Much has been written about the stoicism of the folks who first settled in the Ozarks. Hard working, eager to put down roots and create farms, sawmills and businesses, these people had little time for self-expression or leisure. However, if you walk through old cemeteries, you will see Victorian tombstones that challenge that notion.
As one old-timer old me, “We didn’t take family vacations. Kids had to work in the summers—if not for their own families, then for someone else.”
On a recent trip to a little cemetery in Phelps County, I thought how enigmatic that old tombstones showed a flair for creativity, while modern tombstones appear boring. My pal in Vienna, the one who wrote the book on cemeteries in Maries County, described the epitaphs from the Victorian period as “unashamedly sentimental.”
Victorian Tombstones in the Ozarks
Indeed these old tombstones smack of sentimentality, not only in their epitaphs, but also in highly symbolic artwork. When choosing a tombstone, a customer looked through a book containing lists of epitaphs and symbols. Then, the customer chose the ones he wanted and then, worked with the engraver to design the layout of the stone. Of course, the customer could include an original epitaph if he so desired.
At a little cemetery near an old country church in the Ozarks, we saw about 80 tombstones stood scattered here and there. At least half of them dated from the Victorian era and were made of marble. Three of the headstones typified a very common symbol of the index finger pointed to Heaven at the top of the stone, and one included the epitaph “Gone Home” under it.
Several tombstones showed the symbol of the tree of life, which looks like a weeping willow. One woman wanted to leave a message under the tree for all to see: “Prepare to Meet Me in Heaven.” Also included on this tombstone, someone had engraved a curtain around the top and a set of magnificent doors that open into Heaven.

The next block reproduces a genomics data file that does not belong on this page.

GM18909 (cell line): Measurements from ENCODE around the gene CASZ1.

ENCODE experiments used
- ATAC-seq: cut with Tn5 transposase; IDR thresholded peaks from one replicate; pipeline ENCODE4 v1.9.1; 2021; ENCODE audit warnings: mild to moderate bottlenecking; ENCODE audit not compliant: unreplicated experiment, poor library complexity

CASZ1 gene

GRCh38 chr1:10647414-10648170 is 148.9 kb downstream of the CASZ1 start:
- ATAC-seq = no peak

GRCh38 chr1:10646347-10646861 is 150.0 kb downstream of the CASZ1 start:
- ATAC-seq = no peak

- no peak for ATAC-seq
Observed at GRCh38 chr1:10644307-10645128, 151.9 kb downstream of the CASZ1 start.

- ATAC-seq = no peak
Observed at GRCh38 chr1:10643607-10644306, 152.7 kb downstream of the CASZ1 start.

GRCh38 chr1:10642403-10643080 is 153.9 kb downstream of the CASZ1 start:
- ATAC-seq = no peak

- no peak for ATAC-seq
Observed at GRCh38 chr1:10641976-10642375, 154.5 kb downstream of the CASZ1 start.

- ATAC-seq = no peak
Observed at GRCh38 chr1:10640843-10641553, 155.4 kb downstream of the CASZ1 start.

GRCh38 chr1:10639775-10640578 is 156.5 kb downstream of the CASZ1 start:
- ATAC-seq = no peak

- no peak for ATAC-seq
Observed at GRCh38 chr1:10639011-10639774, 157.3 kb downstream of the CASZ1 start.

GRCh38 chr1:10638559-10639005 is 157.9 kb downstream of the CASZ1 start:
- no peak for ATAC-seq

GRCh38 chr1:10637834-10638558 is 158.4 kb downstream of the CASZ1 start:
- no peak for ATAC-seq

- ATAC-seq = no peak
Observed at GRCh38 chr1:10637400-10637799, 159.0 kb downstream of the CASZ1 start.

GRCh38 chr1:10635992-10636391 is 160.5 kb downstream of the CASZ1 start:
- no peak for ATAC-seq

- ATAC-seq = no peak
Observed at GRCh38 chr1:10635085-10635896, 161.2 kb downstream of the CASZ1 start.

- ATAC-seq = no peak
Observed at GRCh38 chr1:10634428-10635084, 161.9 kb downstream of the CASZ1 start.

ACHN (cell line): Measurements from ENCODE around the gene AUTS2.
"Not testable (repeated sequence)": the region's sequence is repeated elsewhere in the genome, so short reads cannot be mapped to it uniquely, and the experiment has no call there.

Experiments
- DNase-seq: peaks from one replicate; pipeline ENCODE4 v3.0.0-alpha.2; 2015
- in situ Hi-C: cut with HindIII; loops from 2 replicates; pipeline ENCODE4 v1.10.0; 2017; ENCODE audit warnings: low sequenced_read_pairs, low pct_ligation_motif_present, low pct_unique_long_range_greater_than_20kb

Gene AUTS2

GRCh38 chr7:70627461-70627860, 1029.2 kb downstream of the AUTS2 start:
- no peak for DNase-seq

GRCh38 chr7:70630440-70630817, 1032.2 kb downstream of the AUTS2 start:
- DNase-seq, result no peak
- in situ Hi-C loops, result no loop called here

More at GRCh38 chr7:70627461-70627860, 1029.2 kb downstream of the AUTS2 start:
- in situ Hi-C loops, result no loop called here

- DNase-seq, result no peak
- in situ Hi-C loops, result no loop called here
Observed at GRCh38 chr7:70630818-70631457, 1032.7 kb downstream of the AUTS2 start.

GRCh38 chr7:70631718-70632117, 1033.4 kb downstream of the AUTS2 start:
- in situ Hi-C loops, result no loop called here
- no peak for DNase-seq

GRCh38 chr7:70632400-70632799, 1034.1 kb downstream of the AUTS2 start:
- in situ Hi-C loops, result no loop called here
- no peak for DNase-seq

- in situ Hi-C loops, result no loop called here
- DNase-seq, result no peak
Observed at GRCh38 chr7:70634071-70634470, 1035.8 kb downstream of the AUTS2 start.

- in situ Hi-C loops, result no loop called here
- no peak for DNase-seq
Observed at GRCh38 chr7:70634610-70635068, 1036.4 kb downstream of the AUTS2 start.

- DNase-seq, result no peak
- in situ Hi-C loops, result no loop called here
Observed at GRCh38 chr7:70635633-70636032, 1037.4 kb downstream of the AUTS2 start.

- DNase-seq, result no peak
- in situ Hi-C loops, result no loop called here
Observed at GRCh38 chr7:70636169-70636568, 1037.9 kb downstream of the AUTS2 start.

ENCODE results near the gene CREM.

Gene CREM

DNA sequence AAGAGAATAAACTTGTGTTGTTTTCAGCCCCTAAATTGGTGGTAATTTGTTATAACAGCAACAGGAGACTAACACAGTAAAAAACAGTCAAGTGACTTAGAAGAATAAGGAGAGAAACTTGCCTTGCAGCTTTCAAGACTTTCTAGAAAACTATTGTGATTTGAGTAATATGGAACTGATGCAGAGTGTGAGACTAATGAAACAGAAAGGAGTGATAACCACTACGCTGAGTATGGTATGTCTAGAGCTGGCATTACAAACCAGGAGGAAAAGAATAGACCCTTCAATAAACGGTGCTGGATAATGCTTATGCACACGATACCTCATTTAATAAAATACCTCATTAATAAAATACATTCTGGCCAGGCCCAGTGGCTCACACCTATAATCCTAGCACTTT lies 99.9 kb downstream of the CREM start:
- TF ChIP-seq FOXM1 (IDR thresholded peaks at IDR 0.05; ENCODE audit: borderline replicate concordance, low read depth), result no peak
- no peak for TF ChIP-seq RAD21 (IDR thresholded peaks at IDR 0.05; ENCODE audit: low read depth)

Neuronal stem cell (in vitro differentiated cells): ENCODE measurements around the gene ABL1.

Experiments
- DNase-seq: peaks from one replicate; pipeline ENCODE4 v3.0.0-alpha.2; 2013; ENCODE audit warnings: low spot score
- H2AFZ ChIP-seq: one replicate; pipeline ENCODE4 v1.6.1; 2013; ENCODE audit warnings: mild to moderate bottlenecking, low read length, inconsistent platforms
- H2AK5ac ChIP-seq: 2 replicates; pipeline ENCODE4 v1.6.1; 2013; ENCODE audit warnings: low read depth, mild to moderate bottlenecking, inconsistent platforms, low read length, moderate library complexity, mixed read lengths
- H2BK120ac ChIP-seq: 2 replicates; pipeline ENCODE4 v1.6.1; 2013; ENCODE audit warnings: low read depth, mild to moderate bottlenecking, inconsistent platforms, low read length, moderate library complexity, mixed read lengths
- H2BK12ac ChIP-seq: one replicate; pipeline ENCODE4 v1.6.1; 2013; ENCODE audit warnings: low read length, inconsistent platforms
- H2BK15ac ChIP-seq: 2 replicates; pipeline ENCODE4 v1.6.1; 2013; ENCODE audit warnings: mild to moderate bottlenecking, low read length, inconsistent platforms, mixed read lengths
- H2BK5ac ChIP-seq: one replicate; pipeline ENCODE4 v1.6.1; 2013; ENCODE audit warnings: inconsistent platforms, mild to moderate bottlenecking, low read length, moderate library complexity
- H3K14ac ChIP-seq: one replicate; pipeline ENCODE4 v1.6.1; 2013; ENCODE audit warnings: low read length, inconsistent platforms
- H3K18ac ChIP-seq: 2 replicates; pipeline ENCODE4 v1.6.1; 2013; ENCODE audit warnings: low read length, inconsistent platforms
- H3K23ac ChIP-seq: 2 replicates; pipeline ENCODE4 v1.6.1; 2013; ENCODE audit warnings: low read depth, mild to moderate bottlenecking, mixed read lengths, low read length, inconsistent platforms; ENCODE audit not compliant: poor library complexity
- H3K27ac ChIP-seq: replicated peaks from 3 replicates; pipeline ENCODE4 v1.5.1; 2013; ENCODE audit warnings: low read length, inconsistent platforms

The curtain, sometimes carved on all 4 sides of the stone, must have been a very popular add-on. The curtain is hardly ever the only symbol on a stone. According to the graveyard sleuth in Maries County, the curtain represents the transition, the movement from dark to light, from life on earth to eternal life.
It’s obvious that Heaven was the ultimate goal for these early settlers. We found clasped hands, a symbol of either saying goodbye to earthly life or of being welcomed into Heaven, carved on many stones throughout this cemetery.
The setting sun, symbolizing the end of earthly life, could be found on a couple of stones, and a blazing torch with licks of flames surrounding it was also popular. One stone represented the altar, complete with an open Bible on top.
Suffer Not the Little Children
Although several children lie at rest in this cemetery, only one tombstone had the common symbol of a little lamb in repose. Bible verses, such as “Suffer the Little Children to Come Unto Me,” and a paraphrasing of the Lord’s prayer, “God’s Will Be Done,” were included.
Other children’s names were included alongside their parents’ names on a family tombstone. In fact, it’s not unusual for families to be grouped together in rural cemeteries, because back then, they had the space to do so.
This little cemetery is one of several public cemeteries available to anyone who might want to step back in time for a while. If you decide to go to a cemetery, you might want to take a soft hairbrush to clean lichens from the stones, and a piece of fat chalk. When you rub the chalk over the face of the stone, the words and pictures suddenly appear. Wear gloves if you need to move earth from the bottom of the stone to read the engravings. Often, broken fruit jar glass can be found with naked fingers.
Go for a Visit and Compare
After looking at the old Victorian tombstones, I’d recommend that you walk over to the new section of the cemetery and look at the customs of burials today. You, too, might wonder what has happened to our society.
Why, in this day of so many freedoms, a higher standard of living and more leisure time, does our society place plain headstones, without care and attention of trying to capture the essence of the deceased person, or of his contribution to society? Or, more to the poignant point, why don’t we at least put down that he’ll be missed?